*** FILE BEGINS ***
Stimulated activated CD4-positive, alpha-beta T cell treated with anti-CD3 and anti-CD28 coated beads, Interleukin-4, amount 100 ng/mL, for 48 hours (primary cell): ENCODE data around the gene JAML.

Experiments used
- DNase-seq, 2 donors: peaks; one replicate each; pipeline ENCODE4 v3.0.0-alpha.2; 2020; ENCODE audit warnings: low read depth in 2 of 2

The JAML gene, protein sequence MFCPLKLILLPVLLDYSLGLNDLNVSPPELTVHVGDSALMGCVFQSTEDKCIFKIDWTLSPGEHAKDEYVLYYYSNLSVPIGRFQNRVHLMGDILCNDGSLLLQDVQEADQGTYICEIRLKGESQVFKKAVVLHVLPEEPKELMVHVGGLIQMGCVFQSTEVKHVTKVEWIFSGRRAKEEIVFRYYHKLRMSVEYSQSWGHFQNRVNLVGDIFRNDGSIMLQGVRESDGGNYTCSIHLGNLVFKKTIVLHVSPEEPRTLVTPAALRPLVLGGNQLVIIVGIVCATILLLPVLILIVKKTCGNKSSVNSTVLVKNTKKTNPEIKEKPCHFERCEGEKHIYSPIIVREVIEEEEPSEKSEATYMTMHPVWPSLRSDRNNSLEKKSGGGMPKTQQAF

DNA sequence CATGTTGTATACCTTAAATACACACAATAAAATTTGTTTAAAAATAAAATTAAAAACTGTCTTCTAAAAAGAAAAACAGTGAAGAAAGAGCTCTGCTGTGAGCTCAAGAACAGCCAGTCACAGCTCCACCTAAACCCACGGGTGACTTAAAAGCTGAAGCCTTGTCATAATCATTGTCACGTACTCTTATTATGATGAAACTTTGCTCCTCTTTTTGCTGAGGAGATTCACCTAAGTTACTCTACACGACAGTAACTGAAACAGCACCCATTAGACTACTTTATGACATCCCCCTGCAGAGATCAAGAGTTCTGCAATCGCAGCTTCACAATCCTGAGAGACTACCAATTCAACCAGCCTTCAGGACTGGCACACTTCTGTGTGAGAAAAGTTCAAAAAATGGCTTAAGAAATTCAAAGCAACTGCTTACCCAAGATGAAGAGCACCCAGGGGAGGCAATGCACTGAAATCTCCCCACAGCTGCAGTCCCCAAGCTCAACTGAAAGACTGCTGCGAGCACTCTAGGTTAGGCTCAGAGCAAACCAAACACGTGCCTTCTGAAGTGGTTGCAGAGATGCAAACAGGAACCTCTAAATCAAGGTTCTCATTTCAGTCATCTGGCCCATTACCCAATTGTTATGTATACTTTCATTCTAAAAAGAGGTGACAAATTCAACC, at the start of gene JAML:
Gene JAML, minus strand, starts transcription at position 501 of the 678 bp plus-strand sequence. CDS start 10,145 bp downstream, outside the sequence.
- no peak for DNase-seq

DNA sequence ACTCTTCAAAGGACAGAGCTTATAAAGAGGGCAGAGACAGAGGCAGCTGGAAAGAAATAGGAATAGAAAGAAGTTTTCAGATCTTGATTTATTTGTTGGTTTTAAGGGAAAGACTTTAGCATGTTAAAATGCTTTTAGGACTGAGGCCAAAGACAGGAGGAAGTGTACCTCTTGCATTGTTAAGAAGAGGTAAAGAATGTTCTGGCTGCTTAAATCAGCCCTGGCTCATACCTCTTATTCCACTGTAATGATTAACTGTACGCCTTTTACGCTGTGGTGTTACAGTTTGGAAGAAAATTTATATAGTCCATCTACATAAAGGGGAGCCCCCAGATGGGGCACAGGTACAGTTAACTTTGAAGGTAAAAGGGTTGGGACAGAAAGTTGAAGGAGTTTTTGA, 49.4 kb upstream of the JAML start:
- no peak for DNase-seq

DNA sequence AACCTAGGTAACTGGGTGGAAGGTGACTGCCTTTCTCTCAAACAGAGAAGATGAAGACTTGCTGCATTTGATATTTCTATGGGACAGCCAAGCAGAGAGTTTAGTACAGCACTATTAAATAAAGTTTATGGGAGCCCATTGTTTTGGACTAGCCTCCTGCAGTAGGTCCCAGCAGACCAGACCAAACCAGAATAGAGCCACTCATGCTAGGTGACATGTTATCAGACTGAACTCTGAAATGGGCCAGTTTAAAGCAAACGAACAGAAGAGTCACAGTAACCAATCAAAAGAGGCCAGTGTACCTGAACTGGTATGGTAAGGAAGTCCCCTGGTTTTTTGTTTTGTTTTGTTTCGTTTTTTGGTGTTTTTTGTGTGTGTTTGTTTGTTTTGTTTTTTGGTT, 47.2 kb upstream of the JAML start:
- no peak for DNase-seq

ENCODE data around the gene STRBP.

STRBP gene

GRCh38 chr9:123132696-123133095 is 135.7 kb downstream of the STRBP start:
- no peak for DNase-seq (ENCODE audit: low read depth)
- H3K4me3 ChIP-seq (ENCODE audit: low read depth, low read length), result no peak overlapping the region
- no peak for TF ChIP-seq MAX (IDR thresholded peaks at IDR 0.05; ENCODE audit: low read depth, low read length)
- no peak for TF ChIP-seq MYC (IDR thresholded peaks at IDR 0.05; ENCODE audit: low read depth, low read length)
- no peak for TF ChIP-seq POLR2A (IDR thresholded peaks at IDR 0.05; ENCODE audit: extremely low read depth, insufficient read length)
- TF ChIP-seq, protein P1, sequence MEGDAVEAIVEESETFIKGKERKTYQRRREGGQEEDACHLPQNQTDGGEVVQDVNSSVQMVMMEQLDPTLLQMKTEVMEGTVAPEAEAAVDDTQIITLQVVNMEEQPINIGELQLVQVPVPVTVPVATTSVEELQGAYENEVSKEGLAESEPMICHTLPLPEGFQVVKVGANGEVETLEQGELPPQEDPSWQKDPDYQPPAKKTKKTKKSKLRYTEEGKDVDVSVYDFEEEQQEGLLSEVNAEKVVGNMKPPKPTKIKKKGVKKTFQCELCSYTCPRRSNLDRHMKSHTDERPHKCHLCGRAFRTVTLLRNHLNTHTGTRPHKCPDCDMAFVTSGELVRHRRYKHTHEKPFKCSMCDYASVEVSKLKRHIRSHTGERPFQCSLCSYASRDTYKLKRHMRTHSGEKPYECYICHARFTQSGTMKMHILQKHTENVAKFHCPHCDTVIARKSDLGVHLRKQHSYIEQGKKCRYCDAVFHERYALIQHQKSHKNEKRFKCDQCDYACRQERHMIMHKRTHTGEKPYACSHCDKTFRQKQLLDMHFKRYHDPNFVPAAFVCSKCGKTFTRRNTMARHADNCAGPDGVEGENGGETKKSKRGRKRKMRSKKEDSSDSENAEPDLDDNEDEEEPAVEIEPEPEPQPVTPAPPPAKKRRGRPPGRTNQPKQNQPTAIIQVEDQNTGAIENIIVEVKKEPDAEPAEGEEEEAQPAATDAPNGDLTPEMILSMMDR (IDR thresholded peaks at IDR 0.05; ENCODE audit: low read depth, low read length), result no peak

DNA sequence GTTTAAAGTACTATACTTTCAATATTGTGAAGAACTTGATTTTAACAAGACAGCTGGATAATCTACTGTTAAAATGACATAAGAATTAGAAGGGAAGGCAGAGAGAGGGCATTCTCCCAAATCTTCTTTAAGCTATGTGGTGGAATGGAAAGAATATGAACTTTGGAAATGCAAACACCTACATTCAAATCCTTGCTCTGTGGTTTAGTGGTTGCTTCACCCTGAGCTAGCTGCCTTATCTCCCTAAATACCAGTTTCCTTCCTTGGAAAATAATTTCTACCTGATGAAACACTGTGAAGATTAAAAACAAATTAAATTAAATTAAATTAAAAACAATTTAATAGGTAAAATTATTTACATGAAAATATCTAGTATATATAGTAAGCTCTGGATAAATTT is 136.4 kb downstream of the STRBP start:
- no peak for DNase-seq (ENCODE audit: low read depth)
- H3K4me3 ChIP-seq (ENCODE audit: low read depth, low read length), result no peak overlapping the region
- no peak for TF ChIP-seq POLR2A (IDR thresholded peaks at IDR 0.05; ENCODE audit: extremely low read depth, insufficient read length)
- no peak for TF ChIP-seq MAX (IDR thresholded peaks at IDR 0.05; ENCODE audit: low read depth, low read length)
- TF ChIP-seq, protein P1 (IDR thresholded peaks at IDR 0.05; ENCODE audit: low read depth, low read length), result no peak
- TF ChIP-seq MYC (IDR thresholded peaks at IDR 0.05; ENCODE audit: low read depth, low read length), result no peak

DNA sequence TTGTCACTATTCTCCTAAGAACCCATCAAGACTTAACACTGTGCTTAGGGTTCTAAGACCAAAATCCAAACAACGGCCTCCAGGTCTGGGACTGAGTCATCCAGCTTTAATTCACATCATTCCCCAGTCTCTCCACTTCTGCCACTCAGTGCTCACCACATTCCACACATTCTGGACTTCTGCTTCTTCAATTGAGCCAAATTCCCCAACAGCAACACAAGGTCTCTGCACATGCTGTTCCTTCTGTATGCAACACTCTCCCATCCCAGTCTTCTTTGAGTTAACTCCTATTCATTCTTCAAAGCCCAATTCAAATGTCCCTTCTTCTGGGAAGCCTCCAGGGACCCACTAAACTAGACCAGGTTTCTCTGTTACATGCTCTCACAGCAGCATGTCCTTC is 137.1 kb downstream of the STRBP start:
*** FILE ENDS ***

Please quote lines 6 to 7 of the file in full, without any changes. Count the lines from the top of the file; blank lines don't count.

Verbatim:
Gene JAML, minus strand, starts transcription at position 501 of the 678 bp plus-strand sequence. CDS start 10,145 bp downstream, outside the sequence.
- no peak for DNase-seq